Home News Local news Regional Travel Official: 'We Didn't Choose Tourism, Tourism Chose Us'

Regional Travel Official: 'We Didn't Choose Tourism, Tourism Chose Us'

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March 19, 2008 — Vincent Vanderpool-Wallace's mother was a hotel maid who hoped her son would never work in the tourism industry, but that is exactly what he ended up doing — and in a big way.
Today the Harvard-educated Vanderpool-Wallace is the secretary general of the Caribbean Tourism Organization (CTO) and former director general of the Bahamas Ministry of Tourism. In his address Wednesday to the annual membership meeting of the V.I. Hotel and Tourism Association, he offered words of advice and inspiration to local industry leaders.
Much of his speech focused on changing attitudes toward the industry as a profession. Vanderpool-Wallace placed the importance of the industry and its workers in perspective.
"In the last five years, global gross domestic product (GDP) has risen faster than any period in history," he said. As a result, he continued, "… more people have more leisure time … tourism is the fastest-growing industry."
The secretary general went on to say that because the Caribbean is the most desired location for travel, the region relies more heavily on tourism than any other place on the planet.
"Tourism suddenly became enormously important despite tepid local reaction," he said. "We didn't choose tourism, tourism chose us."
The Caribbean has been losing market share, however, in part because "we have been taking it for granted," Vanderpool-Wallace said. He also cited the strength of the Euro as a reason for the decline.
Tourism education is critical in improving the industry as a whole, he said. It is important that the best and the brightest students study the industry from a myriad of viewpoints. Putting the industry in perspective, the secretary general explained that where tourism brings more than 50 percent of a country's revenue, that country's tourism director becomes the economic minister.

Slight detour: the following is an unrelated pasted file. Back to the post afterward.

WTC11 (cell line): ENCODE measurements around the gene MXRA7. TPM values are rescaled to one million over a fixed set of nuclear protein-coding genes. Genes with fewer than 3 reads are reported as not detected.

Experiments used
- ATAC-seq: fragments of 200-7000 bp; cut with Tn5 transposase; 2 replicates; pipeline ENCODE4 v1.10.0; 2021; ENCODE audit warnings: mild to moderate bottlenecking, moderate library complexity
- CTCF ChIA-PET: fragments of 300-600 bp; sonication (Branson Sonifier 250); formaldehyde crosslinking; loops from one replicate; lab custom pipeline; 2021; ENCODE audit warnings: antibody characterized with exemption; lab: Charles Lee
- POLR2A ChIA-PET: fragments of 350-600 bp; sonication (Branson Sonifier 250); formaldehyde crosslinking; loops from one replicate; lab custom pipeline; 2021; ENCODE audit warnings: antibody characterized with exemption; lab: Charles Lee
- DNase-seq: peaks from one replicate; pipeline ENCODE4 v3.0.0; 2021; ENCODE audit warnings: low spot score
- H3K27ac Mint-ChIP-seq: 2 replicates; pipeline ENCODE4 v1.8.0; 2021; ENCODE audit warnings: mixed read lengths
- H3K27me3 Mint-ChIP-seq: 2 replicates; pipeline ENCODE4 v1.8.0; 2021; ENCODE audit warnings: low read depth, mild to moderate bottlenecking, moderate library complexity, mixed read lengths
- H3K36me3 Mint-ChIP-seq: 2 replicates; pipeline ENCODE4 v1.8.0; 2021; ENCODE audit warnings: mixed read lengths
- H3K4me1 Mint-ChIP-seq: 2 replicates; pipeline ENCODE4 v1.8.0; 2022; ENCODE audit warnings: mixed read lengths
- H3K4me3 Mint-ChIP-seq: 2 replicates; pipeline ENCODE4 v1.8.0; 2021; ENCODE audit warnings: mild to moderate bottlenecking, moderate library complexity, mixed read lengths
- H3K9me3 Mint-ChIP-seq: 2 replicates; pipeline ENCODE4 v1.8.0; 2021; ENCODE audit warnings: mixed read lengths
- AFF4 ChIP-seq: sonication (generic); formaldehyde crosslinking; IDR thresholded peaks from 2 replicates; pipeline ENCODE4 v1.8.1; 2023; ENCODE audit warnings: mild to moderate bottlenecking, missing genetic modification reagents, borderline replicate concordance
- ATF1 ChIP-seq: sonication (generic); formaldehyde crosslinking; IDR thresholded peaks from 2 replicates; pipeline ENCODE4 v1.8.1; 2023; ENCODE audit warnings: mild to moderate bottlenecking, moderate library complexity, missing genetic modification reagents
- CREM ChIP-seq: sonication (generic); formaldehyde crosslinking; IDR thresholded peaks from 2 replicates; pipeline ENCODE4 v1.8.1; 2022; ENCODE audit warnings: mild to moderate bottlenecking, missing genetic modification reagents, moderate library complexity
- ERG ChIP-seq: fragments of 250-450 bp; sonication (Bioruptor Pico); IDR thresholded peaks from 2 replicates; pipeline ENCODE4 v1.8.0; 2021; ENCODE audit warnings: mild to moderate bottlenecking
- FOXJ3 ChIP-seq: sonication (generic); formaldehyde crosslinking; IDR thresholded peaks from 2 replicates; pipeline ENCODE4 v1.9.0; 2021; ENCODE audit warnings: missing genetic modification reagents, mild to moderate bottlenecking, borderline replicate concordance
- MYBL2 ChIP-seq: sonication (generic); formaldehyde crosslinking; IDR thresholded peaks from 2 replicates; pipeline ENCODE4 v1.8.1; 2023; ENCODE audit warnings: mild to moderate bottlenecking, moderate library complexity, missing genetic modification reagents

Vanderpool-Wallace outlined four areas essential to regaining market share.
First, the region has to deliver an outstanding experience, beginning with the front-line employee and customer interaction. The secretary general said these employees' personalities are the critical factor in the experience, and once the right personality is employed, they should be rewarded — but not by promoting them away from direct contact with the customer.
Second, the region must provide "efficient delivery of effective information." Vanderpool-Wallace said "this does not mean text, it means, 'Show me, tell me.'"
Third, the cost of airfare to the Caribbean is often overlooked, he said, suggesting a single Caribbean air regime, similar to the U.S. Federal Aviation Administration. This plan would use Caribbean hubs for carriers with larger planes, where passengers could transfer to a smaller aircraft suitable to smaller airports.
Finally, Vanderpool-Wallace stressed cooperation between the public and private sectors. He cited the level of cooperation between the Hotel and Tourism Association and the V.I. Department of Tourism as an extraordinary exception in the region.
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